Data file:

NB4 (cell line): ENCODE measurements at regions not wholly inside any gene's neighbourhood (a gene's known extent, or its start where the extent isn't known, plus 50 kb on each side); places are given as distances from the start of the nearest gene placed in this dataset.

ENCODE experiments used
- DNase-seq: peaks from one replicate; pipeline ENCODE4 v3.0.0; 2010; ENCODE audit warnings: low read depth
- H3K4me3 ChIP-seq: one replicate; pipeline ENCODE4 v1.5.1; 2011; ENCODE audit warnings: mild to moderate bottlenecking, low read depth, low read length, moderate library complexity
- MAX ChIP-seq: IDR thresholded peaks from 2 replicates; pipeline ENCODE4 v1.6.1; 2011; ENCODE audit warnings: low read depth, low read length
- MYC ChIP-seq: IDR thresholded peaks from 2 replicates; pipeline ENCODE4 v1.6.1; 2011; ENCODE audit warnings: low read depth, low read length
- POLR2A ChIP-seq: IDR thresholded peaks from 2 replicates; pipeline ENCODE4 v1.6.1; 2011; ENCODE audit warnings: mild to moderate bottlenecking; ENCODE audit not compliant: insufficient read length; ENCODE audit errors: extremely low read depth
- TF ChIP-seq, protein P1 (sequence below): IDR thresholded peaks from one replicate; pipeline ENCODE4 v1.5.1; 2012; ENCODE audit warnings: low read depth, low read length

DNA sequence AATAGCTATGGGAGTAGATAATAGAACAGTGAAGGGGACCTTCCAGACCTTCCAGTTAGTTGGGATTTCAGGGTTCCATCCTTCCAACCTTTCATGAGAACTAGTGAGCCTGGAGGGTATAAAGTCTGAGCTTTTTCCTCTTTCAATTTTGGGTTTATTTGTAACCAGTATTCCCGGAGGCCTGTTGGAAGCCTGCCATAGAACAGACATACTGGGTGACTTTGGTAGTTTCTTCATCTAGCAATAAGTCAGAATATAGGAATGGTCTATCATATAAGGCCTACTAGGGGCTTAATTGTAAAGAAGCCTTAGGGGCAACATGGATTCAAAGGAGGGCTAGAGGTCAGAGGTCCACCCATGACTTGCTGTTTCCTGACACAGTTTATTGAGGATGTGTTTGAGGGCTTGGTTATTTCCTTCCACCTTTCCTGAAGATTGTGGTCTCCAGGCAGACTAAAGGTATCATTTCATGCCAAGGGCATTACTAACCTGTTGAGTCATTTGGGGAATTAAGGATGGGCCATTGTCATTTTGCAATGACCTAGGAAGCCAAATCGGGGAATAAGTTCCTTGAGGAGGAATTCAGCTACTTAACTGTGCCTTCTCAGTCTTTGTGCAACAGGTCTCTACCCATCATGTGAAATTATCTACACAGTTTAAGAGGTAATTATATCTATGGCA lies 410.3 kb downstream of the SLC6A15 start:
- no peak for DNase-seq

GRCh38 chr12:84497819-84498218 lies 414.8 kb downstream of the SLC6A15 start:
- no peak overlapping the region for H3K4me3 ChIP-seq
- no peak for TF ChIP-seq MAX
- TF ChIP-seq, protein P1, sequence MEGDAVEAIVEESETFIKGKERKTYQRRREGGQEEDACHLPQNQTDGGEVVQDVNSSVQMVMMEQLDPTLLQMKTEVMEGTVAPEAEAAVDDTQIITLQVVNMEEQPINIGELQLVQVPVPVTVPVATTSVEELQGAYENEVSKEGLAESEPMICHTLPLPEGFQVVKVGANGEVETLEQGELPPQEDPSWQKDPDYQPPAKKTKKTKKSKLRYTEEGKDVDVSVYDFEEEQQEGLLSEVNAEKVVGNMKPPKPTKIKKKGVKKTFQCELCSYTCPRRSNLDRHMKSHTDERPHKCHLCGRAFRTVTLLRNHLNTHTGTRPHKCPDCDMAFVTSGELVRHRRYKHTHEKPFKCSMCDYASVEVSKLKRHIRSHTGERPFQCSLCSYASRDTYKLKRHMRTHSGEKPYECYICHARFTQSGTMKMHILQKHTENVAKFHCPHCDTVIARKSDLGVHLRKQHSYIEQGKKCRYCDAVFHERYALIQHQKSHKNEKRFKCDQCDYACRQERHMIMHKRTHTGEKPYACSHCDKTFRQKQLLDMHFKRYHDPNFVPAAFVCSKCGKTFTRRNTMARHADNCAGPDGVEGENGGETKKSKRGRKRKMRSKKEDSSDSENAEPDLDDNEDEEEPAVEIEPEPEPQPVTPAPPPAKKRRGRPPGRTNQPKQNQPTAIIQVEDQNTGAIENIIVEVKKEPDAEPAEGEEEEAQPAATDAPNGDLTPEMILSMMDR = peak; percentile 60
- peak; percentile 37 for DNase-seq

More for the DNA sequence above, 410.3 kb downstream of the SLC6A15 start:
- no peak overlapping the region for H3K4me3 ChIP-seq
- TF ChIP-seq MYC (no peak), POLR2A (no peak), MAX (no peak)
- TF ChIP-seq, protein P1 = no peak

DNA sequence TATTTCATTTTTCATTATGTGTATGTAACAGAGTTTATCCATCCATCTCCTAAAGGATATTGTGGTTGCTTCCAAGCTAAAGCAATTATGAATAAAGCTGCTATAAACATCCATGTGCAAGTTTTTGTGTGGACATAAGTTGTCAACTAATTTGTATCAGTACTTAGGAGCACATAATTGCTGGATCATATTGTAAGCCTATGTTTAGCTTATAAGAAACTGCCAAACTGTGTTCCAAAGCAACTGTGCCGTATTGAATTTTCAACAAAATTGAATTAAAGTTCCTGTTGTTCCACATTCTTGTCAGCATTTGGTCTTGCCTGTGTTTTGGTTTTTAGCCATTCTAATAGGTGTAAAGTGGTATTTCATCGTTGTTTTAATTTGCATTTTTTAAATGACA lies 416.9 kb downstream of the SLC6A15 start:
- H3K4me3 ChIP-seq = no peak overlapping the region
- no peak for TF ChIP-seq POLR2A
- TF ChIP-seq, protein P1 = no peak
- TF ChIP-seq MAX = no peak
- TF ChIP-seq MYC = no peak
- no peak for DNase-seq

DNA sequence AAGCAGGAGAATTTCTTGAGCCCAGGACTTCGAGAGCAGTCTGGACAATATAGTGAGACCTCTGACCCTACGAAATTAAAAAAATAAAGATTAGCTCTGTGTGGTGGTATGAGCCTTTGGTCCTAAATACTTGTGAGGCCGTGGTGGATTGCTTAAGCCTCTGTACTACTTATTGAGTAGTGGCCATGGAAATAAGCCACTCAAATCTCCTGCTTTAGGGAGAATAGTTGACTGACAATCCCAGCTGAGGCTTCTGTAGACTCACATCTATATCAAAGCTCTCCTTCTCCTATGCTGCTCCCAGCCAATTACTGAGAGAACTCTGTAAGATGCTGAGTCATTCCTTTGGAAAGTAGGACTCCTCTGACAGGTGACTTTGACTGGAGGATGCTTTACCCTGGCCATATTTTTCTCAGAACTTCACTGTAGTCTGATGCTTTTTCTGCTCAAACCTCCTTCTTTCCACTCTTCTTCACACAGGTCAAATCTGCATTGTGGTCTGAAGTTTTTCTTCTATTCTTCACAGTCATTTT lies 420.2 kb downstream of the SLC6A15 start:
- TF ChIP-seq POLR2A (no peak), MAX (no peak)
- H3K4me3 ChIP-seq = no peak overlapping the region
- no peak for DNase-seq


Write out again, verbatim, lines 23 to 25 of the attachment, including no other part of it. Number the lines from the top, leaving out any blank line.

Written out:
- TF ChIP-seq, protein P1 = no peak
- TF ChIP-seq MAX = no peak
- TF ChIP-seq MYC = no peak